“My past set up a precedent for understanding what a lot of the Southside kids go through, because I’m actually one of them,” says Jake Moevao, speaking of his own upbringing as we sit across the table from each other in Southside’s conference room. “I think all along I was longing for a place like this.” Jake is the Executive Director at Southside Youth Outreach, where he has now been working for three years.

“My primary role is to create, develop, and protect culture. I’m a firm believer after 39 years of being alive on this earth that if you build a healthy culture, quality leaders will come,” Jake says. Both the church and the youth outreach were started by one couple, Steven and Tina Kimmel, twenty-three years ago. “My personal belief is that the best way I can honor Steve and Tina’s work and labor all those years is to take this thing further than it’s ever been, and in order to do that I think change is inevitable. You can’t hold on to the past and move into the future at the same time.”

The needs of the city are revealed through the work Southside is doing to help — and it’s a one-of-a-kind organization. “Southside is the only youth-aimed nonprofit in the state that I know of that offers both faith-based and non-faith based programs,” says Jake. Southside Youth Outreach is dual-focused. Started through an evangelistic church, the organization offers spiritual development programs for kids, incorporating Biblical teachings. They call these opportunities their “Thrive” programs. However, they also provide amazing academic opportunities through separate, non-spiritual “Rise” programs, which include after school and summer school classes.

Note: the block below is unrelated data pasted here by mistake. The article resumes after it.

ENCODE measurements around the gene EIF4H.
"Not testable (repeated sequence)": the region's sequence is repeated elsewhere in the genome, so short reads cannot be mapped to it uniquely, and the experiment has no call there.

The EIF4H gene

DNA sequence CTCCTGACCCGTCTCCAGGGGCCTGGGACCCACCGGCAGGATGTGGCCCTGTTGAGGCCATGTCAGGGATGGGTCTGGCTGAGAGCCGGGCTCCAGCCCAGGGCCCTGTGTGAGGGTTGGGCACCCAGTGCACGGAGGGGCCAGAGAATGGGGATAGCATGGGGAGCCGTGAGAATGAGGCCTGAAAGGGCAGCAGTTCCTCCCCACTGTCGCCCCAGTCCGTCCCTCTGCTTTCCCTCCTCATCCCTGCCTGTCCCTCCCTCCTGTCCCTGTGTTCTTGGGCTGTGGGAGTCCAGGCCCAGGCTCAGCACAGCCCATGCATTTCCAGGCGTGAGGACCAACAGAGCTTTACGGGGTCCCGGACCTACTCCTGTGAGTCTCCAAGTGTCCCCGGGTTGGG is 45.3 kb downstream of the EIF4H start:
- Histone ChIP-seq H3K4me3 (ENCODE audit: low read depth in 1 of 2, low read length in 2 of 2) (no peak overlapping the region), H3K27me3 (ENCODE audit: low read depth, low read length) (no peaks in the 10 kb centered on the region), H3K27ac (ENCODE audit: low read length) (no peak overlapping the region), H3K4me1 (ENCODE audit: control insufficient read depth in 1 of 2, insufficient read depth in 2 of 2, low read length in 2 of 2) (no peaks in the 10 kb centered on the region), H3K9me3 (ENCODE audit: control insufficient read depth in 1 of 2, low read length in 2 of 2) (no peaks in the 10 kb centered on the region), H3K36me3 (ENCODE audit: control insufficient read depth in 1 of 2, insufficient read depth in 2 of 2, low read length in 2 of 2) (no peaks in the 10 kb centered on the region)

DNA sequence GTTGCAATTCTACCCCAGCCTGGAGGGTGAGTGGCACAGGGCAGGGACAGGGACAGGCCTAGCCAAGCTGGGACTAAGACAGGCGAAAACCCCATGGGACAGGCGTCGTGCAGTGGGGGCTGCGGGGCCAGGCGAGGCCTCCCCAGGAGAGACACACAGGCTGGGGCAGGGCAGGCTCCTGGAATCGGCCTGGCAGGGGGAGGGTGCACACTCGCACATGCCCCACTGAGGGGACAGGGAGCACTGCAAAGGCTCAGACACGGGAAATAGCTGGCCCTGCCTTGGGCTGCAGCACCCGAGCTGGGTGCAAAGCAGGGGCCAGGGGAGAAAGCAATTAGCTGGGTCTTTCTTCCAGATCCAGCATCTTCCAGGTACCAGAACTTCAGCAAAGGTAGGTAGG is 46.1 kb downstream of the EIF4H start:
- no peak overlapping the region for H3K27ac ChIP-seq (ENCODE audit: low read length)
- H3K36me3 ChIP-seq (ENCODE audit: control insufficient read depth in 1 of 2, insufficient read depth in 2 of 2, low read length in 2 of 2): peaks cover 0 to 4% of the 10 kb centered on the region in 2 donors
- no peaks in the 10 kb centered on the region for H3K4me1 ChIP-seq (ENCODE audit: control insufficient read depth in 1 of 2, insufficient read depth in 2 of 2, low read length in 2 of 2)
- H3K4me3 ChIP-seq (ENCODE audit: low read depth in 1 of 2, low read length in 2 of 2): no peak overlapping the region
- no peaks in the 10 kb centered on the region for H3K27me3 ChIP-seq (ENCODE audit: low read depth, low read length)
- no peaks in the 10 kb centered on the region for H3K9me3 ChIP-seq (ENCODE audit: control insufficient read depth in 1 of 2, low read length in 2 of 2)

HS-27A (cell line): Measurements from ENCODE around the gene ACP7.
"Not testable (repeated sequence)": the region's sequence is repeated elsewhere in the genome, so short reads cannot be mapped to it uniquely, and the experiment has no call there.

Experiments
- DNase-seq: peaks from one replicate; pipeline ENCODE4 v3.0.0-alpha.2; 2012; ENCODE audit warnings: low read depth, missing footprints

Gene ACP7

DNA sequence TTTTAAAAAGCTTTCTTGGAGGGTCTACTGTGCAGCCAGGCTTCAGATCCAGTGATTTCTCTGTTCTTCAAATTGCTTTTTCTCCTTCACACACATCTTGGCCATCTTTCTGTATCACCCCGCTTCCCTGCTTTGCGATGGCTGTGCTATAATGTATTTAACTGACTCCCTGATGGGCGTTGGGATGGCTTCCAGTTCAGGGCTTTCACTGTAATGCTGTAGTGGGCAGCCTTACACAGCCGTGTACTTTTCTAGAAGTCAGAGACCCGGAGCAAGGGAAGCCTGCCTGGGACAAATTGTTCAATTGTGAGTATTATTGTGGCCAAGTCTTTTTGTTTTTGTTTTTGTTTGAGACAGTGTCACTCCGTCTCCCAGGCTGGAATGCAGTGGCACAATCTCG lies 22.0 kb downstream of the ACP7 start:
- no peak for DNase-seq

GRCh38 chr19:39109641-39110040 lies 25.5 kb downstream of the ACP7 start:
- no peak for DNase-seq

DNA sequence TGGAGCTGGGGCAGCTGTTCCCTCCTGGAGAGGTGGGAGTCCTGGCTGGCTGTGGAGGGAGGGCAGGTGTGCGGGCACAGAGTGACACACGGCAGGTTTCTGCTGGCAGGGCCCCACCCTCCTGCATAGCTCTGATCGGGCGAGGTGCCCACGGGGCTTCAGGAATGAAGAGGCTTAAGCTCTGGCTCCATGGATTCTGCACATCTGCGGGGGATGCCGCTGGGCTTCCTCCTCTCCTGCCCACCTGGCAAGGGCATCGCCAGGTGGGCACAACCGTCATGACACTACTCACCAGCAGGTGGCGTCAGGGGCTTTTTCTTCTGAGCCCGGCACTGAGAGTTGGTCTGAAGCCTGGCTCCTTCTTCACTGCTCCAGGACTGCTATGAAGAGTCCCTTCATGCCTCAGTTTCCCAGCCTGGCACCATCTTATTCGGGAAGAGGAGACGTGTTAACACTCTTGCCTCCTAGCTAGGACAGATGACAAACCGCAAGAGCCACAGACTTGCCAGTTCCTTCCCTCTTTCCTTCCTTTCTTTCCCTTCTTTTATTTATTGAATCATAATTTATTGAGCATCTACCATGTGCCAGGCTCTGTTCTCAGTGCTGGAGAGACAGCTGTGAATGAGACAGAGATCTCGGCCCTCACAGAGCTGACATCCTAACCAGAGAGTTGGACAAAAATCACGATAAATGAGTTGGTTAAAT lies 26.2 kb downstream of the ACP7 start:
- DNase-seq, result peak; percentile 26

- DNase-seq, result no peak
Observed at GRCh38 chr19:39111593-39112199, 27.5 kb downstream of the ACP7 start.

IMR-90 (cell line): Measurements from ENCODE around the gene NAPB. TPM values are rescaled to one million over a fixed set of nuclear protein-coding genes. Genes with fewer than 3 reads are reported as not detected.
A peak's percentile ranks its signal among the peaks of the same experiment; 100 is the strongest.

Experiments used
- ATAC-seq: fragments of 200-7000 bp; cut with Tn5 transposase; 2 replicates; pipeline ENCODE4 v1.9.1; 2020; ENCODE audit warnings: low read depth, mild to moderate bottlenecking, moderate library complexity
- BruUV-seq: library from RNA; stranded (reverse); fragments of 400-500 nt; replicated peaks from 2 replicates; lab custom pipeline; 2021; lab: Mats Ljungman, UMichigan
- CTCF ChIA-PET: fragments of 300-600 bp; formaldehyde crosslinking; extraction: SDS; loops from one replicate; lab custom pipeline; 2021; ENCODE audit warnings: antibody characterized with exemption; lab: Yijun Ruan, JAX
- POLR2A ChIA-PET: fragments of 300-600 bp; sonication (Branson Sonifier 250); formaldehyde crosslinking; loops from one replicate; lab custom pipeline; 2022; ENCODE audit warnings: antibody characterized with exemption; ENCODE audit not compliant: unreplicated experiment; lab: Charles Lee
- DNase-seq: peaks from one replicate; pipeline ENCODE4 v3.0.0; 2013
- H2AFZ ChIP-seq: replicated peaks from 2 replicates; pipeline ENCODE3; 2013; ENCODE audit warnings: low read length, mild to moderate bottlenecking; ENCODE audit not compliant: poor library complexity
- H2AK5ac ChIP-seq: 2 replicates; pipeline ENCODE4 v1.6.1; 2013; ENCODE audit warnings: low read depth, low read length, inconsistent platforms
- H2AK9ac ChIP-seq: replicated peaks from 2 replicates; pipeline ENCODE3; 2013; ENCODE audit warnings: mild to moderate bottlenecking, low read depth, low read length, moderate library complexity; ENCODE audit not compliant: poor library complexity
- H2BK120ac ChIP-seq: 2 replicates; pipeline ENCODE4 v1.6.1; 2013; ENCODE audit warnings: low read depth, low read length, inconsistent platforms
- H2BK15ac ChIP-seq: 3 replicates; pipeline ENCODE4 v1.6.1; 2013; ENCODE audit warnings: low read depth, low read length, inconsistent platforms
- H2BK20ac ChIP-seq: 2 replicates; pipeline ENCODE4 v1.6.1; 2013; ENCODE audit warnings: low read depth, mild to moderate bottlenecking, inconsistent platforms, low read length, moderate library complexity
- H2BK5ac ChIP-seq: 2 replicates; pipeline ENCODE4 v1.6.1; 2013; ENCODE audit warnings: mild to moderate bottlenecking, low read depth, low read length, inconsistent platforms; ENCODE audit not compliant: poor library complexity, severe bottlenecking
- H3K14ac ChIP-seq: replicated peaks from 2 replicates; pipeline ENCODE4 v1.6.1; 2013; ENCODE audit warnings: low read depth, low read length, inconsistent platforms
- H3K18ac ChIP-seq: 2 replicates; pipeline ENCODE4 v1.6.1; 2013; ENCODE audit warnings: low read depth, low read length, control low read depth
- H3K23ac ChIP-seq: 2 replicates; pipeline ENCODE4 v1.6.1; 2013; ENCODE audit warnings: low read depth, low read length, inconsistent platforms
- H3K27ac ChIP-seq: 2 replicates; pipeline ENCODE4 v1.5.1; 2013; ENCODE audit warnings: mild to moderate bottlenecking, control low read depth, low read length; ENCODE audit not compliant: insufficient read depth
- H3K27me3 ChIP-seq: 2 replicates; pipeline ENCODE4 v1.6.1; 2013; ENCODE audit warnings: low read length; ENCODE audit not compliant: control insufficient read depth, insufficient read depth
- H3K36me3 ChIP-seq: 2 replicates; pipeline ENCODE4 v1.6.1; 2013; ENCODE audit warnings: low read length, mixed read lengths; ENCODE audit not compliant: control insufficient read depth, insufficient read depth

Jake highlighted their summer school program, a Rise endeavor. “Every now and then you come across someone and you see them in their work environment and you know that that’s what they’re built to do. He’s that guy with kids,” says Jake, speaking of summer school director Dennis Foster. “We are blessed and humbled and honored to have him as the director for summer school. And along with that, since he’s such a likable guy, he just invites a bunch of different teachers and class assistants and they come and join him, and so it’s a really cool thing for us to throw a program with professionals, with actual educators. Since I’ve been here, it’s our strongest and fastest growing program, and it’s the only summer school program offered in Corvallis.”

For summer school, Southside even provides career enrichment such as bringing in professionals from all different fields, including police officers, firefighters, and scientists, to encourage kids to be excited about their futures. “…we want to expose these mostly underprivileged kids to the reality that they can be whatever they want, and that challenges don’t limit their potential.” Jake says this is the part of the program that excites him the most.